Over the years, most people who attend our shows have predictably shortened Ragtown Gospel Theater to just plain Ragtown. On Saturday, August 8th, we’re opening both Ragtown…the theater, and Ragtown…the musical. I can’t wait!
It’s no secret that I like to cook, and most of the family seems to think the best thing I make is my cornbread. I bake it in a cast iron skillet, and watch it like a hawk while it’s cooking. As that puddle of mush I pour into the skillet starts to bubble, rise, and brown, the aroma starts to fill the kitchen…sort of like magic. The anticipation of that first bite is a delightful thing.
Watching Ragtown come together is something like that. I gave Glenn a big puddle of paper…about a hundred pages of mush, but all the ingredients were there. Now the set is just about finished, the cast is rehearsing in costume, the music and parts are getting better with every rehearsal, and the place is buzzing with anticipation.
You’ve probably read all about how long it’s taken us to finally stage this play. It’s hard to believe that we’re actually going to see it happen, but I’m actually glad it was delayed. It needed to come at this particular point in time.
Americans have been reeling, feeling like we’ve been attacked on several fronts, and we have been. The enemy of God and man has been busy. All of us could do with a little encouragement, and I believe Ragtown will provide that—the answer to all the fear and division we’re experiencing right now.
There’s a line from the play that has struck me every time I’ve heard Deborah Hobbs say it. Deborah is an amazing lady who has been part of our Ragtown family for some time. This is her first speaking role on the stage, and she’s just going to knock you out. She plays Sister Pearl Talley, the daughter of slaves, the widow of a traveling preacher, who has taken on her husband’s ministry on her own.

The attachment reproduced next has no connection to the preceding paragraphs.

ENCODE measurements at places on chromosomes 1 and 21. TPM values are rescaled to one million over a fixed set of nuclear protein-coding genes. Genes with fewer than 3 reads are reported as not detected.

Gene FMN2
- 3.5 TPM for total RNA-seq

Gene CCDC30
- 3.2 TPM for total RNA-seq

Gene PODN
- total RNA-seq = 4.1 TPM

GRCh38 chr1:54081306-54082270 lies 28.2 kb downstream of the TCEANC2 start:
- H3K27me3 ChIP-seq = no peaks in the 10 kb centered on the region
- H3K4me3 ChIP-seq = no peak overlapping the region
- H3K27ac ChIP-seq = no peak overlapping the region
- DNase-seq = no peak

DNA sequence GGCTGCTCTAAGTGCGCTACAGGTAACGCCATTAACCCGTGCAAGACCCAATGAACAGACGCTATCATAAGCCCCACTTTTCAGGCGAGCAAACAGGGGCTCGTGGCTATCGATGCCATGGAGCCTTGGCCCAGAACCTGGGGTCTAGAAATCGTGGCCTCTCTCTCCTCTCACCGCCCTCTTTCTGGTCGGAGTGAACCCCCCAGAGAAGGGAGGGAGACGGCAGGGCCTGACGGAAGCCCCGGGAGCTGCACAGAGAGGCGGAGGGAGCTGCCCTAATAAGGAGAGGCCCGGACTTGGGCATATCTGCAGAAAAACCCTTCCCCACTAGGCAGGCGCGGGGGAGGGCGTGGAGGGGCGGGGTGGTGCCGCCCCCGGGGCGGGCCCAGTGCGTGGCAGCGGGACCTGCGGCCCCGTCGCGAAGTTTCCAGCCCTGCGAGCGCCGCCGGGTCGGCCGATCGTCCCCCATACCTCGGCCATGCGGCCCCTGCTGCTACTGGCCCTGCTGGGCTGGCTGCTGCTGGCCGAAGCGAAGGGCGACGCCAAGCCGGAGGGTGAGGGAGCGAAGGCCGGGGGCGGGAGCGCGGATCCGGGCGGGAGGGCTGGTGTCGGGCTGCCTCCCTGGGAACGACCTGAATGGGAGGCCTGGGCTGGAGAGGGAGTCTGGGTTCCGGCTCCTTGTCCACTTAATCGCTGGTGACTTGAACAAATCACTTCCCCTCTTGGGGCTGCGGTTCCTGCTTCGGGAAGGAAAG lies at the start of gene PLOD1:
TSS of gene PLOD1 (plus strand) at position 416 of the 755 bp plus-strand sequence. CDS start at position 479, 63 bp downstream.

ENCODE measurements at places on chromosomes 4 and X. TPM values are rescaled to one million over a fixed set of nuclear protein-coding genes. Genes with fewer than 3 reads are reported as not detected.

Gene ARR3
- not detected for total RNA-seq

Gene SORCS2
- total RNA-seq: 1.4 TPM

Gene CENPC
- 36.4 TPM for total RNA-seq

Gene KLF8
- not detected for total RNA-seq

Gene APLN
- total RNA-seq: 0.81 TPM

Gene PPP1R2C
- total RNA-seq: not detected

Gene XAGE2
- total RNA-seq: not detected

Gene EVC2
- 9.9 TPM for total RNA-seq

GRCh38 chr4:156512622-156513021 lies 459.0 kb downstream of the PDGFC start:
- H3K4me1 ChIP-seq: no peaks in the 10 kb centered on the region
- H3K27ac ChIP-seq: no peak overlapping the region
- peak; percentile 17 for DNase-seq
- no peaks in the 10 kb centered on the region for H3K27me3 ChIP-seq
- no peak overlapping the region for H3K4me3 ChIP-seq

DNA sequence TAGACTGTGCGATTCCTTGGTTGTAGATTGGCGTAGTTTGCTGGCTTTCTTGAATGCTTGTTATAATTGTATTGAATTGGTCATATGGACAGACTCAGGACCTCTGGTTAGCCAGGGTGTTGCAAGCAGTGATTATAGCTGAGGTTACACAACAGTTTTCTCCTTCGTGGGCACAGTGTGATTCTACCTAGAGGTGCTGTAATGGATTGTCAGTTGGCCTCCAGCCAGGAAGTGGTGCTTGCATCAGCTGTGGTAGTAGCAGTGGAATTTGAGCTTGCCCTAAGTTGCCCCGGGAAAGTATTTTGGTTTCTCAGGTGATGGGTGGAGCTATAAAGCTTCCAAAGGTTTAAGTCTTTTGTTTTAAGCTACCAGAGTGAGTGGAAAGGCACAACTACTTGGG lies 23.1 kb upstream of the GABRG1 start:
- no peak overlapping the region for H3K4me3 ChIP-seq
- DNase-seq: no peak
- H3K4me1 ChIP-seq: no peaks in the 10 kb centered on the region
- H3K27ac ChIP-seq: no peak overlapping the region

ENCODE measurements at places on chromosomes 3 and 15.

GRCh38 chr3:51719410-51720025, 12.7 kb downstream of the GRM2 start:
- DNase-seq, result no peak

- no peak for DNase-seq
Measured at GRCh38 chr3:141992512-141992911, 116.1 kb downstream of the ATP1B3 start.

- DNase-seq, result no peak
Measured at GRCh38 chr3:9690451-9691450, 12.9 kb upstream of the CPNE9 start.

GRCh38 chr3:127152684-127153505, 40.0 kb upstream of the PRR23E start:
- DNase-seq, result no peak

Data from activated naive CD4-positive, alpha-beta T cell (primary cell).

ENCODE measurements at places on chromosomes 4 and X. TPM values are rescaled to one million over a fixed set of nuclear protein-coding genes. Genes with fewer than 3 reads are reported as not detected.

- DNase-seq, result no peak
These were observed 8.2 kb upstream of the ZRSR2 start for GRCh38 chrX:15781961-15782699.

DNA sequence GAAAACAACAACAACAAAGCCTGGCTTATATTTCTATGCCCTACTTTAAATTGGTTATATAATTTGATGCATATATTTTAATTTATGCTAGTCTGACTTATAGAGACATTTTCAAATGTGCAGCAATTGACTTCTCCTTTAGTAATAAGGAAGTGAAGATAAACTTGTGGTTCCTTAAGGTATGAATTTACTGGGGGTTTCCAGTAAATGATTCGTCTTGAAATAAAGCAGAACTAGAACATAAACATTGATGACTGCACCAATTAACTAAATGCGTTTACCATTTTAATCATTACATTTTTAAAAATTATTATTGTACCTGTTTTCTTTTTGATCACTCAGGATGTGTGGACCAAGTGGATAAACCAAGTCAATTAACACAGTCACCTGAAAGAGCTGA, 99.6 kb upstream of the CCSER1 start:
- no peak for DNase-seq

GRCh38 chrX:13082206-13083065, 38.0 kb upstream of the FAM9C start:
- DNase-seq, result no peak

The father of one of the settlers is a disabled Confederate veteran. He has lived a long, embittered life because of the loss of an arm in the war, and the loss of his land to carpetbaggers. In part of a big, moving speech to him, Sister Pearl tells him that because they are both children of God, through faith in Jesus, they are blood relatives, brother and sister, and she doesn’t want to see her brother hurting anymore. It is a poignant part of an otherwise humorous, rollicking musical.
Deborah and I talked openly about those lines, touching on the recent events that I had no way of anticipating when I wrote them twenty years ago. I’m so touched and grateful that she was not only willing, but felt led to step far outside anything she had ever done before, in order to give Sister Pearl the heart of a genuine warrior for God.
Deborah is just one among a great cast of some very gifted people Glenn has assembled for this special production. I’m just praying that people will be willing to venture out to see it. We so need your attendance and support right now. We’ll be taking all the precautions and placing our trust in the Lord to make it a safe experience for everyone. We’ll be looking forward to seeing you walk through our doors again.
What A Day Of Rejoicing That Will Be!